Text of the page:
BWW Reviews: ADELAIDE CABARET FESTIVAL 2014: ANTHONY WARLOW AND FAITH PRINCE: DIRECT FROM BROADWAY Brings the Stars of Annie Together in Adelaide

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BWW Reviews: ADELAIDE CABARET FESTIVAL 2014: ANTHONY WARLOW AND FAITH PRINCE: DIRECT FROM BROADWAY Brings the Stars of Annie Together in Adelaide

Reviewed Tuesday 10th June 2014

Musical theatre fans rushed to see Anthony Warlow and Faith Prince: Direct From Broadway. Australian, and now world star, Warlow, has always been a much loved visitor to Adelaide. Doubling the excitement is that he has brought with him his co-star from the Broadway production of Annie, Tony Award winner, Faith Prince, who played Miss Hannigan to his Daddy Warbucks. With the concert advertised as being packed with show tunes to be sung by such luminaries, it just had to be a sure fire winner at the box office. It simply couldn't fail, could it?

On top of that, there were the thirty members of the marvellous Adelaide Art Orchestra backing the duo, musicians that have been getting comments from all of the overseas artists with whom they have been working who can hardly believe how good they are, comments such as "this is the best pick up orchestra that I have ever worked with". We, in Adelaide, already knew how sensational they are, but it is always great to hear such high praise from international artists who travel the world and have worked with countless local orchestras and individual musicians.

A thrilling rendition of the overture from Gypsy by the orchestra began the show, followed by Anthony Warlow singing Just in Time from Bells Are Ringing, a standard that has been sung by all of the great names. Stephen Sondheim's music didn't take long to appear as Faith Prince entered to sing Broadway Baby, from Follies, segueing into Miss Adelaide's song from Guys and Dolls, Adelaide's Lament. Music of the Night, from Phantom of the Opera just had to turn up, but Warlow only gave us a snippet, then we were back to Bells Are Ringing for It's a Perfect Relationship.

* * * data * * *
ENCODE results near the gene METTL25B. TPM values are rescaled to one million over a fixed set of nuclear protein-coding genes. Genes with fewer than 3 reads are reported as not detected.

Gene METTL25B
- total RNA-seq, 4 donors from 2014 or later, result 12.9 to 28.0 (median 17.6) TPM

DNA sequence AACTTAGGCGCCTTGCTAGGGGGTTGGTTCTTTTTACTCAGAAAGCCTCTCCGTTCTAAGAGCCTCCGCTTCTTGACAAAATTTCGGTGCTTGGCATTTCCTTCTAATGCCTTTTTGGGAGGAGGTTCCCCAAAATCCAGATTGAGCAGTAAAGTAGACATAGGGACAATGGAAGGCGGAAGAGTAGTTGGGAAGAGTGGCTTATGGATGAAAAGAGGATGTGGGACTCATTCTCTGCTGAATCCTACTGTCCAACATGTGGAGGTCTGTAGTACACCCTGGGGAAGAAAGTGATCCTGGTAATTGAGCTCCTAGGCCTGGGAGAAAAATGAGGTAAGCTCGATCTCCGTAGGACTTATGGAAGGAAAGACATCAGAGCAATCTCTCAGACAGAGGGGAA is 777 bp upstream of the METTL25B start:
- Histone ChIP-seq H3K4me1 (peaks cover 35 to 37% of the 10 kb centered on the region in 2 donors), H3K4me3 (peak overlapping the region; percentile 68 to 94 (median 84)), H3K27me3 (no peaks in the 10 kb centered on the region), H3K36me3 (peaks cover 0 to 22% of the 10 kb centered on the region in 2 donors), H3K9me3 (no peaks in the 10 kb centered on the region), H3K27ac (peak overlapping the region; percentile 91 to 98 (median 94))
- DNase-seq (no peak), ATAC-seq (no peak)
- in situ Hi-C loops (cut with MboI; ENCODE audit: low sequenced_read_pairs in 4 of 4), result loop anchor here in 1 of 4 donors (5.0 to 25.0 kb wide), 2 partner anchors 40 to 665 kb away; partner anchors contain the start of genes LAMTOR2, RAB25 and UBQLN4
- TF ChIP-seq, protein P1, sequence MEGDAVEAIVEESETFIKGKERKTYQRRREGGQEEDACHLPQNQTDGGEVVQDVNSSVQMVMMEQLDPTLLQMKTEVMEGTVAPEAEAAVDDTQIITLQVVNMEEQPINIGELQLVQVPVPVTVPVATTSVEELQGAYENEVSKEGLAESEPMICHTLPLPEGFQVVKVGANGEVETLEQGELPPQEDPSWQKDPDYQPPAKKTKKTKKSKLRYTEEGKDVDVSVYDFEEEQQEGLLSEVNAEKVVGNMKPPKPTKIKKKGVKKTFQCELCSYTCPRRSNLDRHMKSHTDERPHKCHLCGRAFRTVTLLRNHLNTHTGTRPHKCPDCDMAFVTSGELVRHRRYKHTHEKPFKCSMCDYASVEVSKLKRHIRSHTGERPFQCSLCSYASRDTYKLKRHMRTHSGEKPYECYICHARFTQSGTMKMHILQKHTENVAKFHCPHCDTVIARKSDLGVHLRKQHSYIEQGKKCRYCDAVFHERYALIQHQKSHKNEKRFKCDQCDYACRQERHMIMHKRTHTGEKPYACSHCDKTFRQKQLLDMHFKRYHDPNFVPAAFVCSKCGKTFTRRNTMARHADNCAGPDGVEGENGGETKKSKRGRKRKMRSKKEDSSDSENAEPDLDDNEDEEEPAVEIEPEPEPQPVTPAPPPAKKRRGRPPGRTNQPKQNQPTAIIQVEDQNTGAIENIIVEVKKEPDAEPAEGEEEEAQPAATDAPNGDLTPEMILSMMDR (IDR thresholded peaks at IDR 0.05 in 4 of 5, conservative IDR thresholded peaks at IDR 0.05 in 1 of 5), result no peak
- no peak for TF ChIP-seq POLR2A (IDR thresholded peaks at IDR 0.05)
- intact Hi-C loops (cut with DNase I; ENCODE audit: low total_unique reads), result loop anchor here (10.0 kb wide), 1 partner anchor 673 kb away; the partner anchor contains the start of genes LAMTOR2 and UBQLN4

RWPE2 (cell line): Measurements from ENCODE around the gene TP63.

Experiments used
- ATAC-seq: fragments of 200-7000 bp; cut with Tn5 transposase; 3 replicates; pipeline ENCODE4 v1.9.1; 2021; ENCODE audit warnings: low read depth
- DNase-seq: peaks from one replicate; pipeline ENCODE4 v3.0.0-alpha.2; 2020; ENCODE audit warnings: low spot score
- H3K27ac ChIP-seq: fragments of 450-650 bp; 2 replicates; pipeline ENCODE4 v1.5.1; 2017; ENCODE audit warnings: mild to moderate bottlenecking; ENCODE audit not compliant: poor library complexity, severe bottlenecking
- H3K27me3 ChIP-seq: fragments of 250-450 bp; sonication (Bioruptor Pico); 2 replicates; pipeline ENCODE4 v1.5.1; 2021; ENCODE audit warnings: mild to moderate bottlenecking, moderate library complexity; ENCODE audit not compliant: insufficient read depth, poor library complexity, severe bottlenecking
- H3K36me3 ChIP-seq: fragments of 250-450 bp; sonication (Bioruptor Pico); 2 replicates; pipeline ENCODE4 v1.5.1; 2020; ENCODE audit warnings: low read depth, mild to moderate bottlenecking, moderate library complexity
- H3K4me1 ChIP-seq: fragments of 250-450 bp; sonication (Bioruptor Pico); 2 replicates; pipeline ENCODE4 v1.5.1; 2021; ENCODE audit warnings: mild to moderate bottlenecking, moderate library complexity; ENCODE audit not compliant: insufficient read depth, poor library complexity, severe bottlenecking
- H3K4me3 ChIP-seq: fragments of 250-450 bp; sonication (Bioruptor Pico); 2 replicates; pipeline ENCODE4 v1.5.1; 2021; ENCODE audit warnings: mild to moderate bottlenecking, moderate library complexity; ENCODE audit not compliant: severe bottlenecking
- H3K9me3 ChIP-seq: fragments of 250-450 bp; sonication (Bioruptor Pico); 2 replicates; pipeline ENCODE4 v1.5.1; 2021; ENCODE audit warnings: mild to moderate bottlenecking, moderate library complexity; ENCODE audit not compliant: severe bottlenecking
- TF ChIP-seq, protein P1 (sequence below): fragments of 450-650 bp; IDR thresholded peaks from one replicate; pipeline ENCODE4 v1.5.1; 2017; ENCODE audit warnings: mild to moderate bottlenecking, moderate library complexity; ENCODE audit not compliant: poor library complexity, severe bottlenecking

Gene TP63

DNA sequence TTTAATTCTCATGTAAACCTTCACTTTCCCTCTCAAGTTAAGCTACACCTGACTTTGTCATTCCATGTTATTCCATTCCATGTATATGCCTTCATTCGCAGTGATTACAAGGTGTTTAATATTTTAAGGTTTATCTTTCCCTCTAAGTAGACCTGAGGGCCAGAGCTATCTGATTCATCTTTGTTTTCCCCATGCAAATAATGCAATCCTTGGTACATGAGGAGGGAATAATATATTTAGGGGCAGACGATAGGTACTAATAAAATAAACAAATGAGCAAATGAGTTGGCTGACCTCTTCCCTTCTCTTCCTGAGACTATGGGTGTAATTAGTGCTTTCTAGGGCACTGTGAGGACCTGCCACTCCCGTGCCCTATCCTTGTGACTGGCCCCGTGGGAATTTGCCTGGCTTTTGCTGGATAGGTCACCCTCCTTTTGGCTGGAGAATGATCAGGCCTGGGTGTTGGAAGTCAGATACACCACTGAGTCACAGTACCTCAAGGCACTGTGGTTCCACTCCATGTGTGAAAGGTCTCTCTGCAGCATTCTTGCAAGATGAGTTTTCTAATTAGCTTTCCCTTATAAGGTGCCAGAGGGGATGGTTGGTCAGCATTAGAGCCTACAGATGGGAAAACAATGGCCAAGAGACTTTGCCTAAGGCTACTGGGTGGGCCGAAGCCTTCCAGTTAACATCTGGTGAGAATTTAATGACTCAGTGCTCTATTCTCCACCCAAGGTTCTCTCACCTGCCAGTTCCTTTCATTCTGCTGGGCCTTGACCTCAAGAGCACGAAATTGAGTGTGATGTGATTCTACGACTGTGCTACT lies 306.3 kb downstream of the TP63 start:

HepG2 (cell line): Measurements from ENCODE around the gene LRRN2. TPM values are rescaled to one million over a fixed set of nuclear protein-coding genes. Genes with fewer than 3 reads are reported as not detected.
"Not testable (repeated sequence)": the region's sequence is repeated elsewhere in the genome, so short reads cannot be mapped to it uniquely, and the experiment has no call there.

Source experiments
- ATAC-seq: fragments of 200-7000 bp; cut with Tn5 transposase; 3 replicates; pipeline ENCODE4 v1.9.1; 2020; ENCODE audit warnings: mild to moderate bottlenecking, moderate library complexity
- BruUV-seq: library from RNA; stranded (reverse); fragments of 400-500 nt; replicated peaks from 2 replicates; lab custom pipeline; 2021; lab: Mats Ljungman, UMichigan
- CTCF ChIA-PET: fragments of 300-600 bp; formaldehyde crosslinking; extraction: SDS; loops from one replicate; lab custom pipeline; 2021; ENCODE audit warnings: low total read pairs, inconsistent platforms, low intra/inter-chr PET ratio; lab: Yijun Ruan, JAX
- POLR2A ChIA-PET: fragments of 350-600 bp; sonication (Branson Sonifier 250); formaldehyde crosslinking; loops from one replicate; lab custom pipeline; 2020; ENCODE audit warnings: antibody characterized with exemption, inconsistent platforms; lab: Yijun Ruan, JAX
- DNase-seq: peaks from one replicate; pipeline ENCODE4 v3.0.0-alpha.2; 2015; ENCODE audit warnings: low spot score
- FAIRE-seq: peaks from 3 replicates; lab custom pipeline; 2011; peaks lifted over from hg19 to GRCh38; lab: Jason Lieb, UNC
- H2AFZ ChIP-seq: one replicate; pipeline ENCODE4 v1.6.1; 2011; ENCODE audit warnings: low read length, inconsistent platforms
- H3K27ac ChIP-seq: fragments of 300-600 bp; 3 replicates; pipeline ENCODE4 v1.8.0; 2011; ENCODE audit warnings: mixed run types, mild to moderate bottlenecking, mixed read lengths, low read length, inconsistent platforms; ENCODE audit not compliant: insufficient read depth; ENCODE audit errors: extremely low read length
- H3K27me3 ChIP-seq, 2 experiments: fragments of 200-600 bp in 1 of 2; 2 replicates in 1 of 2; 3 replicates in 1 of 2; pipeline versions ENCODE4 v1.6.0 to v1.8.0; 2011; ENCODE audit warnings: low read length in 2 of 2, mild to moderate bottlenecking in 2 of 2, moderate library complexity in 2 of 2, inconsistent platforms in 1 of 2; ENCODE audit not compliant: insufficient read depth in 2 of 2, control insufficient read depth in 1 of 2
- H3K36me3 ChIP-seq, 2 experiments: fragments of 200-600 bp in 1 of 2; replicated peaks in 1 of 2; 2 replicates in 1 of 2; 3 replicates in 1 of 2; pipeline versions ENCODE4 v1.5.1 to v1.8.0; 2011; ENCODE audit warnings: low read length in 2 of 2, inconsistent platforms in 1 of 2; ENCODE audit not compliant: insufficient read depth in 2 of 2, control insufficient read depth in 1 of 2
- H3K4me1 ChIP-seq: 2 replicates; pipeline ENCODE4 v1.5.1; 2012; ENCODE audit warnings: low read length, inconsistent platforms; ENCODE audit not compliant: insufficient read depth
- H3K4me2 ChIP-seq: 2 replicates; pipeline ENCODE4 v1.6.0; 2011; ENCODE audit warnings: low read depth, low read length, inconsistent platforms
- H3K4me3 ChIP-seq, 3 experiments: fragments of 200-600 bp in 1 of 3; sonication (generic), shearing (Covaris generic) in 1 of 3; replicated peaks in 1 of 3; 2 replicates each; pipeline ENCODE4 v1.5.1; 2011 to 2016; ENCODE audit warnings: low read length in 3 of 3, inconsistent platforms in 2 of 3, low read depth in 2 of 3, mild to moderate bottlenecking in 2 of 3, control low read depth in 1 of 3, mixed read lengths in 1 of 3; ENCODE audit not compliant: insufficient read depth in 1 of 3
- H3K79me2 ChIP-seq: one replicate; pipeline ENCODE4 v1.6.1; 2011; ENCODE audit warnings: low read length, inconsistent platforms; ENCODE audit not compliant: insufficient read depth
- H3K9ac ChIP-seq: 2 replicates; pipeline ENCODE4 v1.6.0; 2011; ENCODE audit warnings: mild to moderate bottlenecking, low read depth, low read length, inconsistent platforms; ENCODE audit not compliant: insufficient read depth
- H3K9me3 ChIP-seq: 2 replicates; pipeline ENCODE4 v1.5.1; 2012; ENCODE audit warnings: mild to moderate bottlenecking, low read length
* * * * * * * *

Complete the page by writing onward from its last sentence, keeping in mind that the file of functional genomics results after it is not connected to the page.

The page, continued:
Warlow said to Prince "It's all about you and me", and so it was. This was an eclectic and random collection of songs from a wide range of unrelated Broadway shows, with no connecting theme or narrative, a concert rather than a cabaret performance. For knowledgeable musical theatre fans, it was fun matching songs with the shows that they came from, but those not in the know many of the numbers might well have been rather obscure, and introductions to each number were not given.

At one stage Warlow took Rock-a-Bye Your Baby (With a Dixie Melody) and impersonated a range of people who had never sung it, including Jimmy Cagney, Cary Grant, and Dean Martin, stealing the routine from Sammy Davis Jnr., who used it on his Australian tour back in 1977. Some of us have long memories, and Sammy did it better. Warlow did, though, add Michael Crawford, in the Frank Spencer character, Walter Brennan and a few others.

Songs and shows whizzed past at a great pace and fans of Warlow were very happy to hear his marvellous voice. Newcomers to Faith Prince found themselves very impressed at times, although apparently the nasal voice for some characters annoyed quite a few people. Nonetheless, the audience in general were satisfied with the concert, if not necessarily ecstatic about it, with more comments about the quality of the orchestra than the two stars, to be heard in the foyer after.

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Barry Lenny Born in London, Barry was introduced to theatre as a small boy, through being taken to see traditional Christmas pantomimes, as well as discovering jazz and fine music at a very young age. High school found him loving the works of Shakespeare, as well as many other great playwrights, poets and novelists. Moving to Australia, he became a jazz musician, playing with big bands and his own small groups, then attended the Elder Conservatorium of Music at the University of Adelaide, playing with several orchestras. This led to playing in theatre pits, joining the chorus, playing character roles, playing lead roles (after moving into drama), then directing, set and lighting design, administrative roles on theatre boards and, finally, becoming a critic. After twenty years of writing he has now joined the Broadway World team to represent Adelaide, in South Australia. Barry is also a long time member of the prestigious Adelaide Critics Circle.